Fire-ravaged Alberta will use drones to investigate the cause of a huge blaze that has scorched the Canadian province and displaced some 88,000 people.
Elevated Robotic Services, which has also deployed drones for mining and construction companies, has contracts with the Alberta government and insurance broker Hub International Ltd [HBINT.UL], said Mat Matthews, the Edmonton company’s operations and safety manager.
The drones use cameras outfitted with infrared, ultraviolet and traditional optical cameras to pinpoint the hottest part of the fire and trace it to its source based on time, wind and other factors. The cameras will shoot about 800 images, which are then stitched together in a process called fire-mapping.
“It’s like Google Maps but 100 times better,” Matthews said at a police roadblock south of Fort McMurray, Alberta, as smoke from the 156,000-hectare (385,000-acre) fire blackened the sky.
The work begins on Tuesday, coordinated with the other air traffic, including air tankers and helicopters.
An Alberta government official confirmed it had a contract with Elevated. Hub was not immediately available for comment.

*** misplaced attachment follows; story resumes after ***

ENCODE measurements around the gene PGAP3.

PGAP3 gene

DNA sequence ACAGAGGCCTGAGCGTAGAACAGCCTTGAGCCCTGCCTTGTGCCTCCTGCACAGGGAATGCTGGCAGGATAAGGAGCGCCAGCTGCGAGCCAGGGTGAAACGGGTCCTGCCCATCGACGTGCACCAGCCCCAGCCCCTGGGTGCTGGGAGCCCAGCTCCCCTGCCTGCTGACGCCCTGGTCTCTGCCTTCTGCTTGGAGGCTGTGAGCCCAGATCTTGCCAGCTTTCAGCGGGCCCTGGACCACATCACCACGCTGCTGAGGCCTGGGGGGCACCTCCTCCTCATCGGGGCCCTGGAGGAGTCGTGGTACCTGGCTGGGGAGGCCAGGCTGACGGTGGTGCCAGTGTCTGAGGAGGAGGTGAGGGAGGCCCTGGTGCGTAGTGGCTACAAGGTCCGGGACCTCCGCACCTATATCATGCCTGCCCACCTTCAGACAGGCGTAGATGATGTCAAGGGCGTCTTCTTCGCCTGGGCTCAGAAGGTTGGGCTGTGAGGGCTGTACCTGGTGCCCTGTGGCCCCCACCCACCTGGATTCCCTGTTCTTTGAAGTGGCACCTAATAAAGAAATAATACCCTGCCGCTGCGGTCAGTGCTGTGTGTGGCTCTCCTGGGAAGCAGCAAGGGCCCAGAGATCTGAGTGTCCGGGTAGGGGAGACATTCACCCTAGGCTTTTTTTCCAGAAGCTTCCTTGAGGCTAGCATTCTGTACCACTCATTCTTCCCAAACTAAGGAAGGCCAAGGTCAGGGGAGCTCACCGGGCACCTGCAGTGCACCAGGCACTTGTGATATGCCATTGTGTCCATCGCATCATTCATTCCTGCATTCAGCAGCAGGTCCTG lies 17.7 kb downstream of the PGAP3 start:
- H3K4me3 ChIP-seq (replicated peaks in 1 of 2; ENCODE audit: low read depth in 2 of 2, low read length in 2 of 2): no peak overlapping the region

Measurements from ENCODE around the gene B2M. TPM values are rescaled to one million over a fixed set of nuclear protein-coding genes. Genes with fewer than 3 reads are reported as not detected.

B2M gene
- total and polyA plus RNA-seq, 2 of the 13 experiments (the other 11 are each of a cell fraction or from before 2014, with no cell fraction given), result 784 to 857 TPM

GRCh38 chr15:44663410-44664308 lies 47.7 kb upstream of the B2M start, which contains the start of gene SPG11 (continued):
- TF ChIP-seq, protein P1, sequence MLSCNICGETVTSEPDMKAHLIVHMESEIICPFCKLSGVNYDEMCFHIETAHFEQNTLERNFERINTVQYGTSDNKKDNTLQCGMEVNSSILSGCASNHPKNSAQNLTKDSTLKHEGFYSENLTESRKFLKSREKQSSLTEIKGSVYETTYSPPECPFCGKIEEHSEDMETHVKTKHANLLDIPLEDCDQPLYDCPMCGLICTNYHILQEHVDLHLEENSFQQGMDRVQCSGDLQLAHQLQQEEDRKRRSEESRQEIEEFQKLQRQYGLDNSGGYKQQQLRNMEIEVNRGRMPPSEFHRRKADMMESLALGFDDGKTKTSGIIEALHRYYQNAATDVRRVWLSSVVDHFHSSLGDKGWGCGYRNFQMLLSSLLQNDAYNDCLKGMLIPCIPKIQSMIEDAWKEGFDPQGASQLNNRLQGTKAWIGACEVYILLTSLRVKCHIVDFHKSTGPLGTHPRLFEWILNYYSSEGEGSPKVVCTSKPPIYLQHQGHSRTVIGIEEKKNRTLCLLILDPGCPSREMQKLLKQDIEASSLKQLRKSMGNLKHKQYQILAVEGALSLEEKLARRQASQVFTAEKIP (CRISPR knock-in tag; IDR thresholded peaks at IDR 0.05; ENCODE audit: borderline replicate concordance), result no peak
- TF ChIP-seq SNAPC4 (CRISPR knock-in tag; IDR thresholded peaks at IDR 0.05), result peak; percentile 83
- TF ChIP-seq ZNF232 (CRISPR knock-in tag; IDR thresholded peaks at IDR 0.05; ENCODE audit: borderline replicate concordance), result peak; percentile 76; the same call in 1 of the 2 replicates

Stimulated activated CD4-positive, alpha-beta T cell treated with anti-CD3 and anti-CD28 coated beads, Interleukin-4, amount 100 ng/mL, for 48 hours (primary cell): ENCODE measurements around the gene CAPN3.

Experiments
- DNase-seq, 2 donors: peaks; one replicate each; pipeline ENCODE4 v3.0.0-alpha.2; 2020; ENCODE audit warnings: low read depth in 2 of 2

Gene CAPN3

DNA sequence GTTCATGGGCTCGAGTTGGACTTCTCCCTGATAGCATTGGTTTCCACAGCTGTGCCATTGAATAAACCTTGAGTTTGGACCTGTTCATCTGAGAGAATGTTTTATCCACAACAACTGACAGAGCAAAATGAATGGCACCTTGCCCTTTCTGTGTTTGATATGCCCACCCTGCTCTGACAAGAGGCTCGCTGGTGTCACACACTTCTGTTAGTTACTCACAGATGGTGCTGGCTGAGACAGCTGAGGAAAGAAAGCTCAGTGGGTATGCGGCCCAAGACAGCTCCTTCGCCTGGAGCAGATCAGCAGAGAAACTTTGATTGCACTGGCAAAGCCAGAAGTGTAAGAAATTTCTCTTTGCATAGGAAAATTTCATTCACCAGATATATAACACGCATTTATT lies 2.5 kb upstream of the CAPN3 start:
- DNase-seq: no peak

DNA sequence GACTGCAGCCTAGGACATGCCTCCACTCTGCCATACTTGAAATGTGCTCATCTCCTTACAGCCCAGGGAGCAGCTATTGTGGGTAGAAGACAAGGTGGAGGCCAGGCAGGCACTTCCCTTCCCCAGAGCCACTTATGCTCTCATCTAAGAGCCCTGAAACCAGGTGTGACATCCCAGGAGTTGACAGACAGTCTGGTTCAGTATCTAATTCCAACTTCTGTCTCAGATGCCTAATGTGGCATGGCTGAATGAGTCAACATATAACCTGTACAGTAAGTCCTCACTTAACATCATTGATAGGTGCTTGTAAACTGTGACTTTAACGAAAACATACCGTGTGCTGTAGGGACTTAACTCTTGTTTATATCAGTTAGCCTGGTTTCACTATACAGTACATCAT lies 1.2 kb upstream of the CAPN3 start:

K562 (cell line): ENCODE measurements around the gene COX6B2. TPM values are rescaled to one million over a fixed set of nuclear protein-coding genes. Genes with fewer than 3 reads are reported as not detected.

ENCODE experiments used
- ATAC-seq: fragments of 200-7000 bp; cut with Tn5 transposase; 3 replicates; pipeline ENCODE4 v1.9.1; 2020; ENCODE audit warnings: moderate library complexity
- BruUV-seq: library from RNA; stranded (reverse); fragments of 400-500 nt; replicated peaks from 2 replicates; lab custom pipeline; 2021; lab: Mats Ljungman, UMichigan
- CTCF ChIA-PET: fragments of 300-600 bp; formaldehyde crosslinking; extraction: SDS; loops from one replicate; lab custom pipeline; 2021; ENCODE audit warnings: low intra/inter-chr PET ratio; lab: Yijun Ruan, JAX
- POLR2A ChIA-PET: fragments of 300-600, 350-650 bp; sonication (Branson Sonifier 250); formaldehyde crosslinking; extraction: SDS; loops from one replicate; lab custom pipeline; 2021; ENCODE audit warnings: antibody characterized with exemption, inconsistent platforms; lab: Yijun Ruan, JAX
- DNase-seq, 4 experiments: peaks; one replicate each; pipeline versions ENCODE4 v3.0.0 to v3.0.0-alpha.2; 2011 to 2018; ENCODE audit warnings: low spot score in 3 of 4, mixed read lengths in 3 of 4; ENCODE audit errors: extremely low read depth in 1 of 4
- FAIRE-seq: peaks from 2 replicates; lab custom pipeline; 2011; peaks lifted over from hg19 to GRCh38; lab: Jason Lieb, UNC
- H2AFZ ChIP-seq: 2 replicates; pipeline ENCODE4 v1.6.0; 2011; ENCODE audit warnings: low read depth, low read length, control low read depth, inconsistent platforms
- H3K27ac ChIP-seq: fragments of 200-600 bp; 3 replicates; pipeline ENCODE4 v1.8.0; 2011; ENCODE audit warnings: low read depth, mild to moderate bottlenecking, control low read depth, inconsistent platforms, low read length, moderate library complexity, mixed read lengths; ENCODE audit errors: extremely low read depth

The images, if successful, will zero down to a spot on the ground with about a 30-foot (9-meter) radius where the fire is believed to have started. From there, investigators will search on foot for the cause, such as a lightning strike or campfire.
The drones that Elevated will use are manufactured by China’s DJI and sell for $1,900 to $6,500. They are roughly 1 foot wide by 2 feet across, about the same size as those hobbyists use.
Using the more traditional method of gathering images from helicopters, the fire’s cause could be narrowed only to half an acre, a much larger area to search on the ground, said Ron Windmueller, owner of Droneology, which supplies equipment and other services to Elevated.
Downward wind from helicopter blades can disturb the scene, forcing the pilot to stay about 1,000 feet in the air. A drone can capture images from 100 feet.
Even so, drones pose challenges. Because their batteries last only 45 minutes, they will have to land for fresh ones several times for a fire this big, making it more difficult to precisely shoot different parts of the area, Windmueller said.
Still, the flying technology could help get answers quickly.
“If anything,” Matthews said, “(the drones) will allow them to determine a cause much faster.”
(Additional reporting by Matt Scuffham in Toronto; Editing by Lisa Von Ahn)